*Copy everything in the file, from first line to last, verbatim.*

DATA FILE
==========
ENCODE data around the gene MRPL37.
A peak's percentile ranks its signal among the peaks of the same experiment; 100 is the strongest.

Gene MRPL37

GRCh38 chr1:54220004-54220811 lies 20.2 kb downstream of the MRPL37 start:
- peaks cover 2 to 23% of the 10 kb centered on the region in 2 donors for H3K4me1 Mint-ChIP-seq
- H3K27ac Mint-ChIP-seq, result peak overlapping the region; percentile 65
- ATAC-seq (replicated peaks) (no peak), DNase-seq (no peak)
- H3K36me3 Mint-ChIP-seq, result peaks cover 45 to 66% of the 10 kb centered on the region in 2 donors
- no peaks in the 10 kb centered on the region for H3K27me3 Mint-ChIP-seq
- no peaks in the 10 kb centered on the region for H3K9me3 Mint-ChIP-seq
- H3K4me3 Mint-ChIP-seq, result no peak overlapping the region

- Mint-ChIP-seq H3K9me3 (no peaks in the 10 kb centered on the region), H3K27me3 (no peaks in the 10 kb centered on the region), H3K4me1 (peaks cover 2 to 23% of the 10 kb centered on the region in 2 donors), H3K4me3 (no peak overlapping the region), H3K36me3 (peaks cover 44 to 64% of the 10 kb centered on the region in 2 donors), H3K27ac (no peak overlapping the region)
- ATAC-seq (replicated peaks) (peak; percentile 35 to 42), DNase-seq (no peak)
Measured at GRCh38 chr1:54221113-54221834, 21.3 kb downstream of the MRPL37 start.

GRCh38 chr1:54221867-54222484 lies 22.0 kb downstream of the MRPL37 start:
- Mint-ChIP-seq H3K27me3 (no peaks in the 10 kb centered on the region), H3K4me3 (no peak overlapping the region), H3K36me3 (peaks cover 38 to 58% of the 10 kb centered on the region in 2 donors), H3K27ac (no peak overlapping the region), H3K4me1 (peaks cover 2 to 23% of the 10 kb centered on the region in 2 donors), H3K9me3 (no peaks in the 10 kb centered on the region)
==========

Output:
ENCODE data around the gene MRPL37.
A peak's percentile ranks its signal among the peaks of the same experiment; 100 is the strongest.

Gene MRPL37

GRCh38 chr1:54220004-54220811 lies 20.2 kb downstream of the MRPL37 start:
- peaks cover 2 to 23% of the 10 kb centered on the region in 2 donors for H3K4me1 Mint-ChIP-seq
- H3K27ac Mint-ChIP-seq, result peak overlapping the region; percentile 65
- ATAC-seq (replicated peaks) (no peak), DNase-seq (no peak)
- H3K36me3 Mint-ChIP-seq, result peaks cover 45 to 66% of the 10 kb centered on the region in 2 donors
- no peaks in the 10 kb centered on the region for H3K27me3 Mint-ChIP-seq
- no peaks in the 10 kb centered on the region for H3K9me3 Mint-ChIP-seq
- H3K4me3 Mint-ChIP-seq, result no peak overlapping the region

- Mint-ChIP-seq H3K9me3 (no peaks in the 10 kb centered on the region), H3K27me3 (no peaks in the 10 kb centered on the region), H3K4me1 (peaks cover 2 to 23% of the 10 kb centered on the region in 2 donors), H3K4me3 (no peak overlapping the region), H3K36me3 (peaks cover 44 to 64% of the 10 kb centered on the region in 2 donors), H3K27ac (no peak overlapping the region)
- ATAC-seq (replicated peaks) (peak; percentile 35 to 42), DNase-seq (no peak)
Measured at GRCh38 chr1:54221113-54221834, 21.3 kb downstream of the MRPL37 start.

GRCh38 chr1:54221867-54222484 lies 22.0 kb downstream of the MRPL37 start:
- Mint-ChIP-seq H3K27me3 (no peaks in the 10 kb centered on the region), H3K4me3 (no peak overlapping the region), H3K36me3 (peaks cover 38 to 58% of the 10 kb centered on the region in 2 donors), H3K27ac (no peak overlapping the region), H3K4me1 (peaks cover 2 to 23% of the 10 kb centered on the region in 2 donors), H3K9me3 (no peaks in the 10 kb centered on the region)